Monday, May 16, 2011

It's a Brand New Day....

OK, I've been kicking around some ideas. The basic idea is presented here.

As you can see it's really not that complicated (mechanically at least). For this project I'm going to try to stick with 2 principles. Keep it simple and make it cheap! My intention is to build a functional 3d printer within my almost non-existent budget. Later, if successful and as finances allow, I can upgrade components to achieve higher precision.

I can break this project down into 3 parts:

1. Hardware
2. Software
3. Chemistry

I'm confident that I can build the hardware portion of the printer. It's actually much less complex than the inkjet/powder printer. In fact, I'm going to harvest much of what I need from that progect. I'm working on a design sketch which i'll post soon.

The software... well, I would love to be able to purchase comercial RP software (Magics 15) but there is no way that will ever happen. I think it's considered the gold standard because you need a pile of gold to buy it! It seems that any software that does everything I'll need (including generating support structures) falls into the catagory of "If you have to ask you can't afford it". Since I don't have access to a pile of gold, I'm going to make due with what I can afford (free) and what I already have (Powerpoint). I'll have to make due with manually adding support structures. I'm really hoping that the open source community will develop something for that.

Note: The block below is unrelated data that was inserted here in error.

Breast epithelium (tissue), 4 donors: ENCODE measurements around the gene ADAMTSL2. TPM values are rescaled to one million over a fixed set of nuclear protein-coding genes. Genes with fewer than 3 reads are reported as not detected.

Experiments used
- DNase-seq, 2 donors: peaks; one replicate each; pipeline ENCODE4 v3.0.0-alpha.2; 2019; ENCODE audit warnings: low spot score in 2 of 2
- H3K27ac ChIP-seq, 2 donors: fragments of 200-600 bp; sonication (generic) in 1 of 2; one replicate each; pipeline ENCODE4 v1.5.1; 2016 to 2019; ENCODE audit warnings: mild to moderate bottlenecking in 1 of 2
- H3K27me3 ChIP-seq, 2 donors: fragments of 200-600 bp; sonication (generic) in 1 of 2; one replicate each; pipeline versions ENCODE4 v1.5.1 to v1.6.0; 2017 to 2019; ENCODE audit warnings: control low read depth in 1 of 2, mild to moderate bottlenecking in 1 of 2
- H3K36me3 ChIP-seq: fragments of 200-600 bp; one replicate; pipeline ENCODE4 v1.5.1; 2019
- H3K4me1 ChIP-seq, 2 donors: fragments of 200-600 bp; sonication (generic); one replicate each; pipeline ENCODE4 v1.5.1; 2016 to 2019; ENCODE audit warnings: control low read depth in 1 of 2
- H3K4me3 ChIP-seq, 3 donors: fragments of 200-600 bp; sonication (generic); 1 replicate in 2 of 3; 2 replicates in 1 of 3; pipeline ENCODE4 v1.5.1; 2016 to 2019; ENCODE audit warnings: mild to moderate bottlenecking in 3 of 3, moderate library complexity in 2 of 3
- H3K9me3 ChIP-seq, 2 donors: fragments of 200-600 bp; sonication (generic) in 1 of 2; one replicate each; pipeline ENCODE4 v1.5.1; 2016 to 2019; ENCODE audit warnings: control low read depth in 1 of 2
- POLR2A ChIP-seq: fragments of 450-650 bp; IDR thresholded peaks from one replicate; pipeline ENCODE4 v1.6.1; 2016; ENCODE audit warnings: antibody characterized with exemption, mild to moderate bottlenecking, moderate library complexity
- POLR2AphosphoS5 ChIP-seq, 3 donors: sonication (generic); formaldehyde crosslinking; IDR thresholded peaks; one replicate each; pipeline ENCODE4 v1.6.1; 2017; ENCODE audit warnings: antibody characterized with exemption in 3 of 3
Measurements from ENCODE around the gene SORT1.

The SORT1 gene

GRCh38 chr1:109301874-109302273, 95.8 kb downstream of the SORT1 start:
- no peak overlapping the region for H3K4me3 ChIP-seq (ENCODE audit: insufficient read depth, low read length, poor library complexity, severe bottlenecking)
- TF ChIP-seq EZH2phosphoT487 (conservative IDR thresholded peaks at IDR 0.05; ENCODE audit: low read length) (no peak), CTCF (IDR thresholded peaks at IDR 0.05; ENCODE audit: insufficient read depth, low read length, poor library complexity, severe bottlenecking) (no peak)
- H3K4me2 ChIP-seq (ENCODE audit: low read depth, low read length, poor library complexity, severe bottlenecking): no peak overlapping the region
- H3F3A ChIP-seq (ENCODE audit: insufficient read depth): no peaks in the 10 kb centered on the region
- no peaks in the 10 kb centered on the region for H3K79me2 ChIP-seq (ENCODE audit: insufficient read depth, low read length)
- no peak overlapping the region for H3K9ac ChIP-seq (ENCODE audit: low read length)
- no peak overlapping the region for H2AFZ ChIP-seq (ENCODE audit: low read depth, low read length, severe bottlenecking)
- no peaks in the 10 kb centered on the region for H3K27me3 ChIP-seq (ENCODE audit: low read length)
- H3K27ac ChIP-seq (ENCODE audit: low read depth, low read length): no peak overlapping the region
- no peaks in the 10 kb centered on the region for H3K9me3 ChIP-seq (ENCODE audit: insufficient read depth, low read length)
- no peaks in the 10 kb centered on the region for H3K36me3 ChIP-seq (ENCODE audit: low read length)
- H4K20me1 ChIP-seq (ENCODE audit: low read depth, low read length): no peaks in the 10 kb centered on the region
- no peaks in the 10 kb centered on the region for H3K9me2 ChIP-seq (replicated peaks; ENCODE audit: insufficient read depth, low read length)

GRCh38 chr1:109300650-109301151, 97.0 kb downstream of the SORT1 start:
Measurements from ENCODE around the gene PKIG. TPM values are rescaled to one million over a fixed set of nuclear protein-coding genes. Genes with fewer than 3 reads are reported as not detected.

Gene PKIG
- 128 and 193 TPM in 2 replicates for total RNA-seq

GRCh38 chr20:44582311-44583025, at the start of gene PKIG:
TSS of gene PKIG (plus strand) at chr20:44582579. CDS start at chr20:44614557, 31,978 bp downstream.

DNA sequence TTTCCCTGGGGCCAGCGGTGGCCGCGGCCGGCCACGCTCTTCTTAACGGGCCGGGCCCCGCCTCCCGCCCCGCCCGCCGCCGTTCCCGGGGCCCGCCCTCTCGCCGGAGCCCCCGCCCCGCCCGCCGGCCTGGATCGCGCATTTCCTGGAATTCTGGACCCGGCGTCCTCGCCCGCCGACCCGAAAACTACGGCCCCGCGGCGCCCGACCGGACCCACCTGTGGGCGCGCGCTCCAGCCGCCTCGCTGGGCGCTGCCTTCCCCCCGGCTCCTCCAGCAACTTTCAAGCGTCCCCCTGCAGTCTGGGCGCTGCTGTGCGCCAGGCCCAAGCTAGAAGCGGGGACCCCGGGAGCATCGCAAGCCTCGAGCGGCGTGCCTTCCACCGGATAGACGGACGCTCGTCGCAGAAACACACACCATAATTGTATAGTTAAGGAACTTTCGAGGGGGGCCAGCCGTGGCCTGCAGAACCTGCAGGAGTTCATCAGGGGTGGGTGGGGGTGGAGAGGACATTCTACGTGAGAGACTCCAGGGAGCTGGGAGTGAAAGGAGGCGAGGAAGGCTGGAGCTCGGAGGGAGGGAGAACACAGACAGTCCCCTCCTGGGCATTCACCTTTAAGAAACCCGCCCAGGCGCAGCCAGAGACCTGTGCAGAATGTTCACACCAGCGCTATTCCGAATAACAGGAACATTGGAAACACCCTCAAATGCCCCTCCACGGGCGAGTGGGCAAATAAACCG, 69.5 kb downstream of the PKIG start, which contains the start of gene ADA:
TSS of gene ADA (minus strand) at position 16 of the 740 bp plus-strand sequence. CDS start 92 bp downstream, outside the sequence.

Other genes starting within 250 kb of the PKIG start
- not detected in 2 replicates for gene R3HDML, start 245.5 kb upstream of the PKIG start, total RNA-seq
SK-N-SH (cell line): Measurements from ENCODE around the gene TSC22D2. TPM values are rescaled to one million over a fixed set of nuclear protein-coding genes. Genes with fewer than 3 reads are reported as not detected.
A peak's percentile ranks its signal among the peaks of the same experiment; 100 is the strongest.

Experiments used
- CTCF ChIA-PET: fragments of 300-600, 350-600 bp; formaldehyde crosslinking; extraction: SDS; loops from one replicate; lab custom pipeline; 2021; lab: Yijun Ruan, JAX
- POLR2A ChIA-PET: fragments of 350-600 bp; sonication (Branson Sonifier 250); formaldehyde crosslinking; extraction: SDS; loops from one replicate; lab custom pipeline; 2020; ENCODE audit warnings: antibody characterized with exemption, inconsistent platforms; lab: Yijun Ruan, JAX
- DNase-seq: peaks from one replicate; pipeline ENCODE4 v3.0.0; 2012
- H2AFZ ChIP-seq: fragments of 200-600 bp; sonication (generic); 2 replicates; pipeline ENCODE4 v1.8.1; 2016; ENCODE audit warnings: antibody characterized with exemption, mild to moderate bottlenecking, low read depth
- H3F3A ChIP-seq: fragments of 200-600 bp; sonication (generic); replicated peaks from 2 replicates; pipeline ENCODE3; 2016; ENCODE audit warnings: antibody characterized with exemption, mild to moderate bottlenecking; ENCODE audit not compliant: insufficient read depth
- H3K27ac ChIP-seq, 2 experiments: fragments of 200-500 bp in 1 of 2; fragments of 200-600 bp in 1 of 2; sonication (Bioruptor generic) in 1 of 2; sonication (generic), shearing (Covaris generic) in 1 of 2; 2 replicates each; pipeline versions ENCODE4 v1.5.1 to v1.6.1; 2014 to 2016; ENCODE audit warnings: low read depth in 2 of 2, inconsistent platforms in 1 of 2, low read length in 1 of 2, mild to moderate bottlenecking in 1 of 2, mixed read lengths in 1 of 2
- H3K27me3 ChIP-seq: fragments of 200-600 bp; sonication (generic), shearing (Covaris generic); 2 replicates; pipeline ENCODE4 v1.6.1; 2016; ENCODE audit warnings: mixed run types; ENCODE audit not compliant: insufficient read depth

Lastly, the chemistry. I'll worry about that after I get the hardware working. I see this as being alot like the ink/toner of 2d printers. The real money is in the consumables.

Now to sketch up some designs and start collecting materials.


  1. Check out this site:

    Contacting him might provide you with some useful advice on printing with polymers and UV light.

  2. Kevin, Thanks. I have been following Junior's work for over a year now. I put a link to his blog in my previous post. His recent results were what prompted me to change direction and go with a UV resin printer. His was the proof positive that it was DIYable.